DR. DAVID PICKAR, National Institute of Mental Health: There's no question. This is a brain disorder. It's a tragic disorder. It's a disorder that begins in late adolescence, early adulthood, and, as Dr. Andreasen says, paranoid schizophrenia has a sort of specific clinical constellation of signs and symptoms. But this is a brain disorder that deteriorates people's ability to tell truth from non-truth in terms of reality and interferes with their ability to function on a day-to-day basis and, unfortunately, as we've seen in this tragedy, sometimes it can involve violent behavior.
ELIZABETH FARNSWORTH: Dr. Pickar, is Weston's story of being committed involuntarily, then being released with medication and then not taking the medication, is that fairly typical?
DR. DAVID PICKAR: Unfortunately, it's quite typical. And the medications we have to treat schizophrenia are pretty good. They're not great, but they're pretty good.
ELIZABETH FARNSWORTH: Excuse me for interrupting but before you go on, just tell us briefly what they are.
DR. DAVID PICKAR: Resparidone, Izitrexia or Lanzopine are two new medications that really made a difference for thousands and thousands of people. Many patients do well on these medications. That is to say, they're less delusional, they may hear voices. They tend to go away, and they function better. But, many, many people stop their medications, and when you stop these medications, and the relapse can be very severe. In terms of danger and assessing dangers in this somebody off medication, it's a whole different bet than when you're seeing somebody who's probably medicated.
ELIZABETH FARNSWORTH: And, Dr. Andreasen, why do so many patients stop taking medication?
DR. NANCY ANDREASEN: Well, as Dr. Pickar said, we have these newer medications that are really very efficacious, but the older medications, which were used for fully 50 years, up until these new medications were developed about three years ago, the older medications had a lot of side effects, and patients often felt very uncomfortable on them. They felt stiff, they felt restless, just very unpleasant, and so sometimes the treatment-at least from the point of view of the patient-was almost as bad as the disease, itself. The old medications and the new medications work really well on these key symptoms of delusions and hearing voices, but the new medications have very few or minimal side effects, and it's really much easier for people to stay on those medications than on the older ones. I don't think we know at this point what medications Mr. Weston had been treated with.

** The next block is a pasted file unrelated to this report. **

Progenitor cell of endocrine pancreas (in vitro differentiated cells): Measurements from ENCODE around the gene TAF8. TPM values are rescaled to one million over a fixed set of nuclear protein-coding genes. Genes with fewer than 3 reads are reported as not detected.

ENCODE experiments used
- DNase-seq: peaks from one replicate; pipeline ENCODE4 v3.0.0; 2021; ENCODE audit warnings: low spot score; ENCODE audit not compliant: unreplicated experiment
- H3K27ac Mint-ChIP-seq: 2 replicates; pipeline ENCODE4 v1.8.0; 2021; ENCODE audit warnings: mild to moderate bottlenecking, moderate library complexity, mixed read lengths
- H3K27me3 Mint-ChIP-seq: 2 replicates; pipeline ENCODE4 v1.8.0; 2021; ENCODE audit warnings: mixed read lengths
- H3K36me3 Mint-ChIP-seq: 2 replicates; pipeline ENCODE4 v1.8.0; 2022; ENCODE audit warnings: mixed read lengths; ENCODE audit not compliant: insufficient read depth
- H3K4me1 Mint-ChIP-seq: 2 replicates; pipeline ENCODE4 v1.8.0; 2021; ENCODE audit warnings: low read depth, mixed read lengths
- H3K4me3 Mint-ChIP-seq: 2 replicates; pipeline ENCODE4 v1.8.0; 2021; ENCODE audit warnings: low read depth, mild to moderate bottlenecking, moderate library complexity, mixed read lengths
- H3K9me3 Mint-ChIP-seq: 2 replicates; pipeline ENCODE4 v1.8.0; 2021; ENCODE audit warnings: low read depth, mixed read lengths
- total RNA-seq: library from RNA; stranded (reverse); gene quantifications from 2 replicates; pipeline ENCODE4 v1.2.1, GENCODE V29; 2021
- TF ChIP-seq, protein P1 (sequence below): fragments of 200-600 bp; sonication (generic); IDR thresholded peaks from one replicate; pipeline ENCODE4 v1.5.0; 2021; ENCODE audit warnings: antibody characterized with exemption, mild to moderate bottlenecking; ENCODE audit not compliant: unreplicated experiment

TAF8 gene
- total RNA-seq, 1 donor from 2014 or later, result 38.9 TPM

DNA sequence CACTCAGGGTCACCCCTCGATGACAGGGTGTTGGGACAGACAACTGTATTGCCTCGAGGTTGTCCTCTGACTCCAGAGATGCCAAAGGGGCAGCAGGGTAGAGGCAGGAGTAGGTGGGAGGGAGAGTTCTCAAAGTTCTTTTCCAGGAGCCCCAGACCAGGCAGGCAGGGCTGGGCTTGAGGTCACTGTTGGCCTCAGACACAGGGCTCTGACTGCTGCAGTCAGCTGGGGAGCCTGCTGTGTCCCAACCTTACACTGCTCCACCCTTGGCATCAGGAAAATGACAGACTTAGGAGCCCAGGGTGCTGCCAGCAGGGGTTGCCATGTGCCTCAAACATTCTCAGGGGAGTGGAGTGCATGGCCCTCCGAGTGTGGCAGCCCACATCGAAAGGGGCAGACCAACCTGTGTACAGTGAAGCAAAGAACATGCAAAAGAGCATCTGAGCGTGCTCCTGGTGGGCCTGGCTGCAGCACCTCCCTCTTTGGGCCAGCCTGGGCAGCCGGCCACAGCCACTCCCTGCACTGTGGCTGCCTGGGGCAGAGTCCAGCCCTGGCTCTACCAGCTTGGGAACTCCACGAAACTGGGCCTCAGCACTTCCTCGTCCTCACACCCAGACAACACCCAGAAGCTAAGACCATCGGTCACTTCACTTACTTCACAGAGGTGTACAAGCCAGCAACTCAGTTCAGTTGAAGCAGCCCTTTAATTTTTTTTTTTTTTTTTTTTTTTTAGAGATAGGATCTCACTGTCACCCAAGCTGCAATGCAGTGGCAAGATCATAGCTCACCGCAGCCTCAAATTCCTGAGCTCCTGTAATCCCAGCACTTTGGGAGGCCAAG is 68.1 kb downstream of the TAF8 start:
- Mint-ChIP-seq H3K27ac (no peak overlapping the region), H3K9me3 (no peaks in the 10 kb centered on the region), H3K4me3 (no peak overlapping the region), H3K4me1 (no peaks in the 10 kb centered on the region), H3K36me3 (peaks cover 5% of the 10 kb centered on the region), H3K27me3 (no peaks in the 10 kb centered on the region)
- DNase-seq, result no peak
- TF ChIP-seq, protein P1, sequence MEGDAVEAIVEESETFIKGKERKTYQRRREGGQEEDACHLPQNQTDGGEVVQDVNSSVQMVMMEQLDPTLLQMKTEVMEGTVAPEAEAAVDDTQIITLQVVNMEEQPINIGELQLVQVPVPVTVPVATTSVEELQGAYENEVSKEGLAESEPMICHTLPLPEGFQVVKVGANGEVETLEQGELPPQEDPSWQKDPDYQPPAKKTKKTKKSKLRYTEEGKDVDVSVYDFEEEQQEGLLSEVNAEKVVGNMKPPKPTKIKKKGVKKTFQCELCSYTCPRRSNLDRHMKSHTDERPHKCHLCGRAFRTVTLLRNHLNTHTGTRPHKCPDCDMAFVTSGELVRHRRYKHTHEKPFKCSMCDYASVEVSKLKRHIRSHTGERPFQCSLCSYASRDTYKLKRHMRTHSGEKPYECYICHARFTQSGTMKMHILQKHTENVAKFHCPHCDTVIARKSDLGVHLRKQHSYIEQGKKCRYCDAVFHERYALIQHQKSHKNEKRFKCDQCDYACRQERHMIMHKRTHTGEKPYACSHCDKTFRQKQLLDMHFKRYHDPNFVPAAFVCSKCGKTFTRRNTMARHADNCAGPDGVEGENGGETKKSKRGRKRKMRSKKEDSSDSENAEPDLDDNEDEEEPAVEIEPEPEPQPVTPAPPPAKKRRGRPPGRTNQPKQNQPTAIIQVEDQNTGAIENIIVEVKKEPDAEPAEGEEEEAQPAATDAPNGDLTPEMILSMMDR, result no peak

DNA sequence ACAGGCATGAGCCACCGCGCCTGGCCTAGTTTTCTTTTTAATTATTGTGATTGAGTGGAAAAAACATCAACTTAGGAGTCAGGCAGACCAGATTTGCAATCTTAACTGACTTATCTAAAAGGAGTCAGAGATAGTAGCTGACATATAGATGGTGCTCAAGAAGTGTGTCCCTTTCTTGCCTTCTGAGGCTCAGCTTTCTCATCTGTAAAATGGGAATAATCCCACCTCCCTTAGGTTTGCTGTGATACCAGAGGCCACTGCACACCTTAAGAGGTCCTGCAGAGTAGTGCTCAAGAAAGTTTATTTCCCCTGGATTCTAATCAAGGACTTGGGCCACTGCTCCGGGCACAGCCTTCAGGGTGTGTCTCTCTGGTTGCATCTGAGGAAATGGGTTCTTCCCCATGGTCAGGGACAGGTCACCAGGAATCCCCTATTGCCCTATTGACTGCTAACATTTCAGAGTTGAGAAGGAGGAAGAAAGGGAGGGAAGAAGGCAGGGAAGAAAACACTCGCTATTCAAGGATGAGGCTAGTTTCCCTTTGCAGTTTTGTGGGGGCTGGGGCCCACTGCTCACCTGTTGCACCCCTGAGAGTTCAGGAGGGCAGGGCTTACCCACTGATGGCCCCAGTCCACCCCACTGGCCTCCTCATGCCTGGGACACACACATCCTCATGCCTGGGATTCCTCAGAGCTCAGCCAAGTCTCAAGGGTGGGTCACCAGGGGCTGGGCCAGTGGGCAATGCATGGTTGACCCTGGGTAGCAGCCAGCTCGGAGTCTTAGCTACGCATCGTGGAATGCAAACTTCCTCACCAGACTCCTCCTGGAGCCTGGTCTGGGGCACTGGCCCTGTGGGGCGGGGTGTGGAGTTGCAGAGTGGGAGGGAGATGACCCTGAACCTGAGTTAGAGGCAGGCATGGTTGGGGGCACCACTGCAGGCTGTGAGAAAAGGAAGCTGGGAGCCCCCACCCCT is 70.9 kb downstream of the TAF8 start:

ELIZABETH FARNSWORTH: But is it especially hard to get people to take them, because if you feel somebody's after you, you might think the medication is part of that syndrome.
DR. NANCY ANDREASEN: Sometimes, sometimes, but what usually happens is that with proper care a person is usually in a hospital when he's in that state, you slowly increase the medication, he begins to feel better, the delusions diminish, and those symptoms go away and you have an establishment more of trust, insight about the nature of what he's been through, and so on. And if you can continue to work with the person, at that point and at that point forward, with regular contacts, then usually patients will be compliant or will stay on their medications. In this case we had a loner who apparently got lost to the health care system.
ELIZABETH FARNSWORTH: And Dr. Pickar, is that fairly common? Apparently he was sent back to his home in Illinois and then no longer saw a doctor, no longer took medication.
DR. DAVID PICKAR: Elizabeth, unfortunately, it's very, very common. It is relatively rare for someone to do or to act in a violent way, but it was a very common course of this illness, particularly in our country in terms of the health care system. And once you stop medication, this is a very, very serious illness. You know, Elizabeth, 10 percent of the patients who have schizophrenia die from suicide. They're often dangerous to themselves, as well as to other people. This is a very serious public health problem.
ELIZABETH FARNSWORTH: But, Dr. Pickar, you say it's not that common to have violence against somebody else.
DR. DAVID PICKAR: I think certainly from my perspective it's important not to stigmatize people who suffer from this illness. And, believe me, this is a suffering for the families and for the patient. But there are some individuals who begin to act on their delusions, Elizabeth, very much like we heard in this particular case, to have a false belief, which may feel dangerous to them, and when an individual begins to act on it, threatening a president, for example, were behaving in a variety of ways that may cause attention to potential danger. Then a light bulb should go off. You're dealing with a different set of circumstances. Fortunately, that's the minority of cases. But when it occurs, it's real and it's serious, and it's important.